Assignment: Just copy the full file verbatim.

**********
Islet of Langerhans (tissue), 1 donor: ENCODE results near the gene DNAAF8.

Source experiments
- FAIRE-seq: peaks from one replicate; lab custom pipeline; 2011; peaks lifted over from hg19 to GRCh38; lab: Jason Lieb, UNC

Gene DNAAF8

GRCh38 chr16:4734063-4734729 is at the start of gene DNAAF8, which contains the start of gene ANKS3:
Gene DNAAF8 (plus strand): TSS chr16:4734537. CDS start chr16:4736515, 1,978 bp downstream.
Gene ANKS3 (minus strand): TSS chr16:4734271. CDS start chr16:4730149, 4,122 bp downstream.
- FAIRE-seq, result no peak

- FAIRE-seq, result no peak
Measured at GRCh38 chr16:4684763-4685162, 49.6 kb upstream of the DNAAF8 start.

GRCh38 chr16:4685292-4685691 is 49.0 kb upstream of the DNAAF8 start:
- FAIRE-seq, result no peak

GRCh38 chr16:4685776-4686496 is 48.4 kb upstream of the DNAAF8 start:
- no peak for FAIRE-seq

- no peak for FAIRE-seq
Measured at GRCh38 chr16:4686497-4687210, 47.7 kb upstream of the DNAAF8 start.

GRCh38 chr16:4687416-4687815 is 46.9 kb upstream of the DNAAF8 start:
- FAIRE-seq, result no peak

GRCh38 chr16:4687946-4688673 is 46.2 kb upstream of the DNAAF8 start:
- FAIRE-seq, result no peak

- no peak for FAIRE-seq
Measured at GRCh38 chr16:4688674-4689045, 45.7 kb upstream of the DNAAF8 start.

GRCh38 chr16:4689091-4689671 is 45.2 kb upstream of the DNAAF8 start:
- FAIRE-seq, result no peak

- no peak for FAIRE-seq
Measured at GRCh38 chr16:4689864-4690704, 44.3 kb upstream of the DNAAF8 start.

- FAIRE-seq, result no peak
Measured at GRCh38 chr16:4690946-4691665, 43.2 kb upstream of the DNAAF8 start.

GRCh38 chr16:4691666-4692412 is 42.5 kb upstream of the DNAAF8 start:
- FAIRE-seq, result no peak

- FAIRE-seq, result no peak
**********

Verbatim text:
Islet of Langerhans (tissue), 1 donor: ENCODE results near the gene DNAAF8.

Source experiments
- FAIRE-seq: peaks from one replicate; lab custom pipeline; 2011; peaks lifted over from hg19 to GRCh38; lab: Jason Lieb, UNC

Gene DNAAF8

GRCh38 chr16:4734063-4734729 is at the start of gene DNAAF8, which contains the start of gene ANKS3:
Gene DNAAF8 (plus strand): TSS chr16:4734537. CDS start chr16:4736515, 1,978 bp downstream.
Gene ANKS3 (minus strand): TSS chr16:4734271. CDS start chr16:4730149, 4,122 bp downstream.
- FAIRE-seq, result no peak

- FAIRE-seq, result no peak
Measured at GRCh38 chr16:4684763-4685162, 49.6 kb upstream of the DNAAF8 start.

GRCh38 chr16:4685292-4685691 is 49.0 kb upstream of the DNAAF8 start:
- FAIRE-seq, result no peak

GRCh38 chr16:4685776-4686496 is 48.4 kb upstream of the DNAAF8 start:
- no peak for FAIRE-seq

- no peak for FAIRE-seq
Measured at GRCh38 chr16:4686497-4687210, 47.7 kb upstream of the DNAAF8 start.

GRCh38 chr16:4687416-4687815 is 46.9 kb upstream of the DNAAF8 start:
- FAIRE-seq, result no peak

GRCh38 chr16:4687946-4688673 is 46.2 kb upstream of the DNAAF8 start:
- FAIRE-seq, result no peak

- no peak for FAIRE-seq
Measured at GRCh38 chr16:4688674-4689045, 45.7 kb upstream of the DNAAF8 start.

GRCh38 chr16:4689091-4689671 is 45.2 kb upstream of the DNAAF8 start:
- FAIRE-seq, result no peak

- no peak for FAIRE-seq
Measured at GRCh38 chr16:4689864-4690704, 44.3 kb upstream of the DNAAF8 start.

- FAIRE-seq, result no peak
Measured at GRCh38 chr16:4690946-4691665, 43.2 kb upstream of the DNAAF8 start.

GRCh38 chr16:4691666-4692412 is 42.5 kb upstream of the DNAAF8 start:
- FAIRE-seq, result no peak

- FAIRE-seq, result no peak